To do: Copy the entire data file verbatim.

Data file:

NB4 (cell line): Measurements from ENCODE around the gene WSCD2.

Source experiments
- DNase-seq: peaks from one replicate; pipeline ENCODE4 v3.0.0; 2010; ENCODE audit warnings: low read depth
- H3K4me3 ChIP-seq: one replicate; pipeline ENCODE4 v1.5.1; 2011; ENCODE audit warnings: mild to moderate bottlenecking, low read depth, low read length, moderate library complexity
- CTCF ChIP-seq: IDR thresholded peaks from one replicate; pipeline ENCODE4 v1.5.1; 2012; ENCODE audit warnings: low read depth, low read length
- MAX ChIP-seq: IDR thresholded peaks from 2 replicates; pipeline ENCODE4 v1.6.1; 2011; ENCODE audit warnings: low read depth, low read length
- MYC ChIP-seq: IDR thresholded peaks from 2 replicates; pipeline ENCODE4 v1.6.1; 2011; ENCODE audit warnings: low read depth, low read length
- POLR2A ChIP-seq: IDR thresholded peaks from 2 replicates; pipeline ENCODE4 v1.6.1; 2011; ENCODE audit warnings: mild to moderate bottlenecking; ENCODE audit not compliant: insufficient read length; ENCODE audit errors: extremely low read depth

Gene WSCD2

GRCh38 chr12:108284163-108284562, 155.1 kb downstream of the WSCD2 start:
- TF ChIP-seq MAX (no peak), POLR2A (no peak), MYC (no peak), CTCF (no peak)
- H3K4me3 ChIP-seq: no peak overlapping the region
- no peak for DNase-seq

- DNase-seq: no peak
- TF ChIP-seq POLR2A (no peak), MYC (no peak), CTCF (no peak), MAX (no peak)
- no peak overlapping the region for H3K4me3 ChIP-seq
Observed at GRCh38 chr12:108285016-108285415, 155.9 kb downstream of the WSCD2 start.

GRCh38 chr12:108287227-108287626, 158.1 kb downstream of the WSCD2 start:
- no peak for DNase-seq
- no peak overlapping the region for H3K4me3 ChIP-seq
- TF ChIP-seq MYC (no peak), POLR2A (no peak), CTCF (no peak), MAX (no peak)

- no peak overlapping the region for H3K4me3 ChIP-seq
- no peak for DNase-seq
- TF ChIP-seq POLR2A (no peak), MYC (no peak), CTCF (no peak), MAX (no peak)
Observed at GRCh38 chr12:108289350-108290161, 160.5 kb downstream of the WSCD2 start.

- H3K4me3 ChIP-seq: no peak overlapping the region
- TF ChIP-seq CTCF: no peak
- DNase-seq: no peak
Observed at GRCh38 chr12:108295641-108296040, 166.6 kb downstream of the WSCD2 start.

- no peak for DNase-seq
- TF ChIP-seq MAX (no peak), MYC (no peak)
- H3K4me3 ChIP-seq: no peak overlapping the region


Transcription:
NB4 (cell line): Measurements from ENCODE around the gene WSCD2.

Source experiments
- DNase-seq: peaks from one replicate; pipeline ENCODE4 v3.0.0; 2010; ENCODE audit warnings: low read depth
- H3K4me3 ChIP-seq: one replicate; pipeline ENCODE4 v1.5.1; 2011; ENCODE audit warnings: mild to moderate bottlenecking, low read depth, low read length, moderate library complexity
- CTCF ChIP-seq: IDR thresholded peaks from one replicate; pipeline ENCODE4 v1.5.1; 2012; ENCODE audit warnings: low read depth, low read length
- MAX ChIP-seq: IDR thresholded peaks from 2 replicates; pipeline ENCODE4 v1.6.1; 2011; ENCODE audit warnings: low read depth, low read length
- MYC ChIP-seq: IDR thresholded peaks from 2 replicates; pipeline ENCODE4 v1.6.1; 2011; ENCODE audit warnings: low read depth, low read length
- POLR2A ChIP-seq: IDR thresholded peaks from 2 replicates; pipeline ENCODE4 v1.6.1; 2011; ENCODE audit warnings: mild to moderate bottlenecking; ENCODE audit not compliant: insufficient read length; ENCODE audit errors: extremely low read depth

Gene WSCD2

GRCh38 chr12:108284163-108284562, 155.1 kb downstream of the WSCD2 start:
- TF ChIP-seq MAX (no peak), POLR2A (no peak), MYC (no peak), CTCF (no peak)
- H3K4me3 ChIP-seq: no peak overlapping the region
- no peak for DNase-seq

- DNase-seq: no peak
- TF ChIP-seq POLR2A (no peak), MYC (no peak), CTCF (no peak), MAX (no peak)
- no peak overlapping the region for H3K4me3 ChIP-seq
Observed at GRCh38 chr12:108285016-108285415, 155.9 kb downstream of the WSCD2 start.

GRCh38 chr12:108287227-108287626, 158.1 kb downstream of the WSCD2 start:
- no peak for DNase-seq
- no peak overlapping the region for H3K4me3 ChIP-seq
- TF ChIP-seq MYC (no peak), POLR2A (no peak), CTCF (no peak), MAX (no peak)

- no peak overlapping the region for H3K4me3 ChIP-seq
- no peak for DNase-seq
- TF ChIP-seq POLR2A (no peak), MYC (no peak), CTCF (no peak), MAX (no peak)
Observed at GRCh38 chr12:108289350-108290161, 160.5 kb downstream of the WSCD2 start.

- H3K4me3 ChIP-seq: no peak overlapping the region
- TF ChIP-seq CTCF: no peak
- DNase-seq: no peak
Observed at GRCh38 chr12:108295641-108296040, 166.6 kb downstream of the WSCD2 start.

- no peak for DNase-seq
- TF ChIP-seq MAX (no peak), MYC (no peak)
- H3K4me3 ChIP-seq: no peak overlapping the region